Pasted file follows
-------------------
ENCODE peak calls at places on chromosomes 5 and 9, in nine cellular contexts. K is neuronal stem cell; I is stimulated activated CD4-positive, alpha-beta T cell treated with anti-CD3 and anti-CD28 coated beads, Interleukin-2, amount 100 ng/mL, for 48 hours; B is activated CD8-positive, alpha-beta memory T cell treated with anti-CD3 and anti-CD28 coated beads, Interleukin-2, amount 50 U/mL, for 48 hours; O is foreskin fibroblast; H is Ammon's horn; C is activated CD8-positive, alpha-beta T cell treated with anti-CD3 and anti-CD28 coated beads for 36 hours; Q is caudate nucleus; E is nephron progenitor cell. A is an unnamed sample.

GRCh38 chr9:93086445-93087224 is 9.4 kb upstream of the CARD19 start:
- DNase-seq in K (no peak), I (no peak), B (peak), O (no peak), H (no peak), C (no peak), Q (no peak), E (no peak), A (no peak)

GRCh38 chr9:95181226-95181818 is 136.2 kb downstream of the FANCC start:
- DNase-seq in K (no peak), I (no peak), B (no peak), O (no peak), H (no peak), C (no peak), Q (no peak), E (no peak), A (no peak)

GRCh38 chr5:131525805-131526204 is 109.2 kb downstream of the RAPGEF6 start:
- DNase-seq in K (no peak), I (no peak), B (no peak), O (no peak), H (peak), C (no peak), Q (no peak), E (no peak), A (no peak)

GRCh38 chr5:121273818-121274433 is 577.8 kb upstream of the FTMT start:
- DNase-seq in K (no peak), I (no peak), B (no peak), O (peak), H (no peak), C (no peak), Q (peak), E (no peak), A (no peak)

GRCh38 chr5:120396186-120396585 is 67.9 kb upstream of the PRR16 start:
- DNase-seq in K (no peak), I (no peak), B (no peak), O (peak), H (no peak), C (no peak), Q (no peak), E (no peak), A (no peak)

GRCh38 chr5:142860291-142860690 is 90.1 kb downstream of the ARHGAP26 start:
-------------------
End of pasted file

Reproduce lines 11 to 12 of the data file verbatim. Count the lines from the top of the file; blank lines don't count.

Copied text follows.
- DNase-seq in K (no peak), I (no peak), B (no peak), O (peak), H (no peak), C (no peak), Q (no peak), E (no peak), A (no peak)

GRCh38 chr5:142860291-142860690 is 90.1 kb downstream of the ARHGAP26 start: